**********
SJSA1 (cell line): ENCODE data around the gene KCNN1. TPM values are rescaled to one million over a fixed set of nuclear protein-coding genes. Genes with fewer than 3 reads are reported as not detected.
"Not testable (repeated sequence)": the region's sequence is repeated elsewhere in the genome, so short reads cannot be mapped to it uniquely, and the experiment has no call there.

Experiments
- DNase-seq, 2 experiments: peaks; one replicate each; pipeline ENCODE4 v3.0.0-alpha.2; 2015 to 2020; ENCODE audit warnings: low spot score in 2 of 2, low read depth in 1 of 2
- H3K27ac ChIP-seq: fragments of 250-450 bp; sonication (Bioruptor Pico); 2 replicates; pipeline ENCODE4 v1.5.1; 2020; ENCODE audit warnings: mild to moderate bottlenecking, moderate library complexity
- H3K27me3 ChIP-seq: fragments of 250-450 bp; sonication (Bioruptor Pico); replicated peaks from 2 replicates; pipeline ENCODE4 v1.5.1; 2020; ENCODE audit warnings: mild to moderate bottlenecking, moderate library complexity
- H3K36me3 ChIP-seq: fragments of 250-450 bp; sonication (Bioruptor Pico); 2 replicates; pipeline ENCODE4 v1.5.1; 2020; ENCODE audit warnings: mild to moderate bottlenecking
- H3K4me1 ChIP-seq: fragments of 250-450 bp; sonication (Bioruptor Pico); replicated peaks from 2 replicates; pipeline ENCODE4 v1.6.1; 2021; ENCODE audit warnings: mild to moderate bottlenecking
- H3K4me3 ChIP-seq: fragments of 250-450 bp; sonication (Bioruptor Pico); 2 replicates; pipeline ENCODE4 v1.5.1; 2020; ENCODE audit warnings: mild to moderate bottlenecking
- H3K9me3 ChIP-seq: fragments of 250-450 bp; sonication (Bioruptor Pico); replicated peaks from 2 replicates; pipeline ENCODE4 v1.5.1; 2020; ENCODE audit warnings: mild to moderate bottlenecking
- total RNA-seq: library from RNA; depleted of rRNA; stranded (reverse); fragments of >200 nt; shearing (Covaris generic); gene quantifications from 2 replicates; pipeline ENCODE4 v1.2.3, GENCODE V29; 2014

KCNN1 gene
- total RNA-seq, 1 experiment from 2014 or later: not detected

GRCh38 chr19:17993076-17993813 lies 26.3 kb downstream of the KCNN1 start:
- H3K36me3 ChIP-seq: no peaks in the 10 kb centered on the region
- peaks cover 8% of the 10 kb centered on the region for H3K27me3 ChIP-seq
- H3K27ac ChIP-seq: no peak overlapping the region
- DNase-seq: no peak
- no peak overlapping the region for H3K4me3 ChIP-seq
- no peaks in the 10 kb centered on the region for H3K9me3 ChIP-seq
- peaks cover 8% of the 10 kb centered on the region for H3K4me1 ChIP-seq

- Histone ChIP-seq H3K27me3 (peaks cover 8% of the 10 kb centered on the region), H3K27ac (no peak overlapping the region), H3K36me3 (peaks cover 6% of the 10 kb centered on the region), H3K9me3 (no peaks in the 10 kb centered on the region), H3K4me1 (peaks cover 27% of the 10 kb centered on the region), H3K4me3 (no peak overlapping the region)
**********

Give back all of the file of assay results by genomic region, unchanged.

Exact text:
SJSA1 (cell line): ENCODE data around the gene KCNN1. TPM values are rescaled to one million over a fixed set of nuclear protein-coding genes. Genes with fewer than 3 reads are reported as not detected.
"Not testable (repeated sequence)": the region's sequence is repeated elsewhere in the genome, so short reads cannot be mapped to it uniquely, and the experiment has no call there.

Experiments
- DNase-seq, 2 experiments: peaks; one replicate each; pipeline ENCODE4 v3.0.0-alpha.2; 2015 to 2020; ENCODE audit warnings: low spot score in 2 of 2, low read depth in 1 of 2
- H3K27ac ChIP-seq: fragments of 250-450 bp; sonication (Bioruptor Pico); 2 replicates; pipeline ENCODE4 v1.5.1; 2020; ENCODE audit warnings: mild to moderate bottlenecking, moderate library complexity
- H3K27me3 ChIP-seq: fragments of 250-450 bp; sonication (Bioruptor Pico); replicated peaks from 2 replicates; pipeline ENCODE4 v1.5.1; 2020; ENCODE audit warnings: mild to moderate bottlenecking, moderate library complexity
- H3K36me3 ChIP-seq: fragments of 250-450 bp; sonication (Bioruptor Pico); 2 replicates; pipeline ENCODE4 v1.5.1; 2020; ENCODE audit warnings: mild to moderate bottlenecking
- H3K4me1 ChIP-seq: fragments of 250-450 bp; sonication (Bioruptor Pico); replicated peaks from 2 replicates; pipeline ENCODE4 v1.6.1; 2021; ENCODE audit warnings: mild to moderate bottlenecking
- H3K4me3 ChIP-seq: fragments of 250-450 bp; sonication (Bioruptor Pico); 2 replicates; pipeline ENCODE4 v1.5.1; 2020; ENCODE audit warnings: mild to moderate bottlenecking
- H3K9me3 ChIP-seq: fragments of 250-450 bp; sonication (Bioruptor Pico); replicated peaks from 2 replicates; pipeline ENCODE4 v1.5.1; 2020; ENCODE audit warnings: mild to moderate bottlenecking
- total RNA-seq: library from RNA; depleted of rRNA; stranded (reverse); fragments of >200 nt; shearing (Covaris generic); gene quantifications from 2 replicates; pipeline ENCODE4 v1.2.3, GENCODE V29; 2014

KCNN1 gene
- total RNA-seq, 1 experiment from 2014 or later: not detected

GRCh38 chr19:17993076-17993813 lies 26.3 kb downstream of the KCNN1 start:
- H3K36me3 ChIP-seq: no peaks in the 10 kb centered on the region
- peaks cover 8% of the 10 kb centered on the region for H3K27me3 ChIP-seq
- H3K27ac ChIP-seq: no peak overlapping the region
- DNase-seq: no peak
- no peak overlapping the region for H3K4me3 ChIP-seq
- no peaks in the 10 kb centered on the region for H3K9me3 ChIP-seq
- peaks cover 8% of the 10 kb centered on the region for H3K4me1 ChIP-seq

- Histone ChIP-seq H3K27me3 (peaks cover 8% of the 10 kb centered on the region), H3K27ac (no peak overlapping the region), H3K36me3 (peaks cover 6% of the 10 kb centered on the region), H3K9me3 (no peaks in the 10 kb centered on the region), H3K4me1 (peaks cover 27% of the 10 kb centered on the region), H3K4me3 (no peak overlapping the region)